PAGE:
Starley (Sydney) chats international fame, global touring and the MTV Woodies at SXSW

Chances are, if you haven’t yet become familiar with the name Starley, you’ll know what she sounds like. Her single “Call On Me” has transformed from a pop hit into a club chart demolisher thanks to Ryan Riback‘s remix last year and since, the Sydney native has been embraced by territories all over the world.

When we meet Starley at SXSW, she was gearing up to take to the stage with the likes of Rick Ross and D.R.A.M at the MTV Woodies – amid all the soundchecks and general SXSW chaos, she takes some time out to take us through the last year of buzz, hype and quickly generated momentum.

How’s the festival been treating you so far?

It’s been really good. Really hectic. But I’ve loved every second, sick.

Is it anything like you imagined it being?

I was kind of pre-warned by my manager that it’s basically a shit show. I was expecting the worst and I got a pleasant surprise when it wasn’t actually that bad. It’s been really hectic but it’s been fun.

There’s definitely nothing like it anywhere on the planet. Have you played many shows so far?

I played a whole bunch. I did the Sony party Lost In Music. I did a couple others. I did the Cook Out. The rest has just been rehearsals, because I’m doing the MTV Woodies tonight, which is a big one.

That’s huge.

Been a lot of rehearsals for that. It feels like I’ve done a lot but actually I’ve done more like rehearsals and interviews and stuff like that. It’s been cool.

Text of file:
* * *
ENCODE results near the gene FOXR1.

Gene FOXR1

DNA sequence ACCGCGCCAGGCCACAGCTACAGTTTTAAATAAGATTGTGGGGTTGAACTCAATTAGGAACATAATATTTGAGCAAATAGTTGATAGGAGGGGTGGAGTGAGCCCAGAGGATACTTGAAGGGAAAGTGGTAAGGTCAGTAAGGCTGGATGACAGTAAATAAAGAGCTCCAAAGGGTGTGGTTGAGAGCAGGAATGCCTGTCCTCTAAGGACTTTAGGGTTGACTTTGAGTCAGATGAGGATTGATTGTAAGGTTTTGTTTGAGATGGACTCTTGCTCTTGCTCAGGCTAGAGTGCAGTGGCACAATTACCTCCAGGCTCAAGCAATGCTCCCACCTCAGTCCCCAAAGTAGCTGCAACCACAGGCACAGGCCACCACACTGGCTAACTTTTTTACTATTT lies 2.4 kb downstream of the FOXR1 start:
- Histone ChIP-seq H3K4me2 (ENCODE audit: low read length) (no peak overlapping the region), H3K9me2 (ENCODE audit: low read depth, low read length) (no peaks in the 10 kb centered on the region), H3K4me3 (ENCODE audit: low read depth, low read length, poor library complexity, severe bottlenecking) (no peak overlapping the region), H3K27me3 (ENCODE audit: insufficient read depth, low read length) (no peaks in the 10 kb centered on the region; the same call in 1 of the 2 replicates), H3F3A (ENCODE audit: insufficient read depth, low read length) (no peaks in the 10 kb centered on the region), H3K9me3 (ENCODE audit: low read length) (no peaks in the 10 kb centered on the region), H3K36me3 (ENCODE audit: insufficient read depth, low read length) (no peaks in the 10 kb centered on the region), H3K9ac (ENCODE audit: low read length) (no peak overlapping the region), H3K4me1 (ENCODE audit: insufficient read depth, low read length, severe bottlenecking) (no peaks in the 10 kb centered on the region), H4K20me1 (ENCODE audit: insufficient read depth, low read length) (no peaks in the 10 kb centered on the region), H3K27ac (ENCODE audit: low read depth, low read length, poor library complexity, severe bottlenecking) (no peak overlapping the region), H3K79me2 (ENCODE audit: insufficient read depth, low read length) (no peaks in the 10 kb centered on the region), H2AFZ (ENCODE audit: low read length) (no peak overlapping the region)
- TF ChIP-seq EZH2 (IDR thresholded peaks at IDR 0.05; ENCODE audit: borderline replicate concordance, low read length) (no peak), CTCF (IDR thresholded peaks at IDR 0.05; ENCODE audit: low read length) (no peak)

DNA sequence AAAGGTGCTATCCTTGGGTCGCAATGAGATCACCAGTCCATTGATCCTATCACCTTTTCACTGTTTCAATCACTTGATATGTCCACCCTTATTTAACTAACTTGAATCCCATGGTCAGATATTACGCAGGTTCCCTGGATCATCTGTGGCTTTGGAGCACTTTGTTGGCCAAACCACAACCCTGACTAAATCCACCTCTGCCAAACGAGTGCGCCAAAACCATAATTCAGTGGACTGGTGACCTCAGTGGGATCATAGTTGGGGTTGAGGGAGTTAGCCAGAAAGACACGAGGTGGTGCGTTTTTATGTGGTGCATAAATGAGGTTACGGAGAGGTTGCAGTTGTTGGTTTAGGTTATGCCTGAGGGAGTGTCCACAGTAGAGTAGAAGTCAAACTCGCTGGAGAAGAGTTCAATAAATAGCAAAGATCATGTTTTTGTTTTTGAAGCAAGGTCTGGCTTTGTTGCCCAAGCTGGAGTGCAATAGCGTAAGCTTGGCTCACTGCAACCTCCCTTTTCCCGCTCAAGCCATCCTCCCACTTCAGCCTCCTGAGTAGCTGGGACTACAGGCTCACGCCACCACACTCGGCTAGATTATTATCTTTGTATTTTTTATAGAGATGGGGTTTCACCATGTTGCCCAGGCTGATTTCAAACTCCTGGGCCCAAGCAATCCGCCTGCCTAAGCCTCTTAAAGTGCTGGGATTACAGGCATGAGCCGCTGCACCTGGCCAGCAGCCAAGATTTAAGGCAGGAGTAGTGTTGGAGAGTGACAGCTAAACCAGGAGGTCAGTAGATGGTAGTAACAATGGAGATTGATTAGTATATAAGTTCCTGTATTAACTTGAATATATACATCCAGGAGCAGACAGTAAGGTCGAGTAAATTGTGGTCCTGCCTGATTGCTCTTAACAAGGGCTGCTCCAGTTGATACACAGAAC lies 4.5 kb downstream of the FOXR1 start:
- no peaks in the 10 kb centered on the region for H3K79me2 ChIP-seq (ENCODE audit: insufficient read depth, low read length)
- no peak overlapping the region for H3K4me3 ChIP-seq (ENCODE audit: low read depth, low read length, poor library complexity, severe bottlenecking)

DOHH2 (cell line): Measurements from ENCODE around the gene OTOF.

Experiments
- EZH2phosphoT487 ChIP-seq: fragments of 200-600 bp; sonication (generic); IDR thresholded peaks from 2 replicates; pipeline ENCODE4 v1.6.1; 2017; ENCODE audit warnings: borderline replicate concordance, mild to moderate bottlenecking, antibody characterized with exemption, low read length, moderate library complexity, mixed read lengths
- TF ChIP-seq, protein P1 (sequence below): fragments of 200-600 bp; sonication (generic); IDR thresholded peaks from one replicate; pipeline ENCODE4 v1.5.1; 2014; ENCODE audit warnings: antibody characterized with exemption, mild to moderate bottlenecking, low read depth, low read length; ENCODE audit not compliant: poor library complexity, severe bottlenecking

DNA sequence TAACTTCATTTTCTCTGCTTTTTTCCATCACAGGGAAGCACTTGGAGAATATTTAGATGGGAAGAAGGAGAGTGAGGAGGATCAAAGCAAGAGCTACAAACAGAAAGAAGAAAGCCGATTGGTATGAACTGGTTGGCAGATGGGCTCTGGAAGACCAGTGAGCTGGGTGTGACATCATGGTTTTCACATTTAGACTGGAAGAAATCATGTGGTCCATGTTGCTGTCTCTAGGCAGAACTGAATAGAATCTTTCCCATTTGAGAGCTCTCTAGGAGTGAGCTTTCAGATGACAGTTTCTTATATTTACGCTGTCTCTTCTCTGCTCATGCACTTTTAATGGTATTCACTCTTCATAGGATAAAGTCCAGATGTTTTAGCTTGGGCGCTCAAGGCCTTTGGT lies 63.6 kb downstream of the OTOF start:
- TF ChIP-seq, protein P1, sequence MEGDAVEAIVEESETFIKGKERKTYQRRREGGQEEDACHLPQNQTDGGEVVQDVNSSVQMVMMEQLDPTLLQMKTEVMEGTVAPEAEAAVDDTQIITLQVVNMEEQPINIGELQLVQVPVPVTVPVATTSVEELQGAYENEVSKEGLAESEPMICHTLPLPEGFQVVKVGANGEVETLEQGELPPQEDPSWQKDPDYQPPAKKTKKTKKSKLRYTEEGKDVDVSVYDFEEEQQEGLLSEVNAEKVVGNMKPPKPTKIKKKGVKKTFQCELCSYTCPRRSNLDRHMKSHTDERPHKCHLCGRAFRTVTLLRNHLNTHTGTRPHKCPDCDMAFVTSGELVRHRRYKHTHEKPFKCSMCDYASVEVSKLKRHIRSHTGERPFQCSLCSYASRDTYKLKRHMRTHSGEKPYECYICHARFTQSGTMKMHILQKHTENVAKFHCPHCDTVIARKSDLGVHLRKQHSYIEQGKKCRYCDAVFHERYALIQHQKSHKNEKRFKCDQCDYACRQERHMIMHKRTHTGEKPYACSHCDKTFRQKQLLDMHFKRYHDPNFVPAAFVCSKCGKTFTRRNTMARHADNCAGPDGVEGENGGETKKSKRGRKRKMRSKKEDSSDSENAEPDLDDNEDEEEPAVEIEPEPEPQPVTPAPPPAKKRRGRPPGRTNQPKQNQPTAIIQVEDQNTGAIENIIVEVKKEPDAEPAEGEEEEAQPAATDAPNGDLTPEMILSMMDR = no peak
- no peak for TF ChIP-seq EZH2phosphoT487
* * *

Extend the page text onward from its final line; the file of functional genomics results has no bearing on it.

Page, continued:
It’s all the media commitments that come alongside it.

Yeah and the sound rehearsals. Sound checks are really intense. I’d rather they do that and get the sound right, because at these things you want people to hear you for the first time and be like shit that was sick.

Yes. You don’t want it to suck.

Hell no.

It’s a long way to travel. It feels like though coming over here, looking at kind of how you’ve gone on the charts, I always feel like America’s kind of adopted you before Australia. Did it kind of feel like that?

Yeah almost. If you kind of look at the Spotify numbers, the way it sort of happened. When I was looking at the history, New York was my biggest fan base and Sweden, actually. We basically started the radio sort of promos for “Call On Me” in America and it’s going really well. That’s cool. It’s Top 20 in radio right now.

That’s got to be a pretty amazing feeling. Have you heard it on the radio here yet?

A couple of times. But more than anything, I’ve got friends that basically they send me videos whenever they hear it, so I hear it more like that.

The third person sort of experience. What does it mean to you that this song has gotten such traction? It must be reassuring that you’re on the right track.

Definitely. It’s really humbling for me. I’ve been really just overwhelmed with how much love I’ve been receiving everywhere, all over the world. America’s definitely embraced me and it’s awesome because I’ve always wanted to be out here. I used to live in the UK and funnily enough, they’ve embraced me now as well, which is so funny because I was there for five years.

When I left and I went back to Australia, that’s when everything sort of happened. It started with my little label, Central Station, in Australia. I’m really proud.

The music that we’re hearing from you now, how far back does that go? You mentioned living in the UK for a while. Were you writing and creating music while you were there?

“Call On Me”, I wrote about two years ago. I basically was looking for the right production on it. I moved back home to Australia and I wrote it. I was going to quit music altogether. I thought, “I’ll give it one last shot and become an artist rather than being a songwriter.” I thought, “I’m just going to give it a shot because I don’t think anyone can sing this song and do it justice and feel it in the way that I feel it.”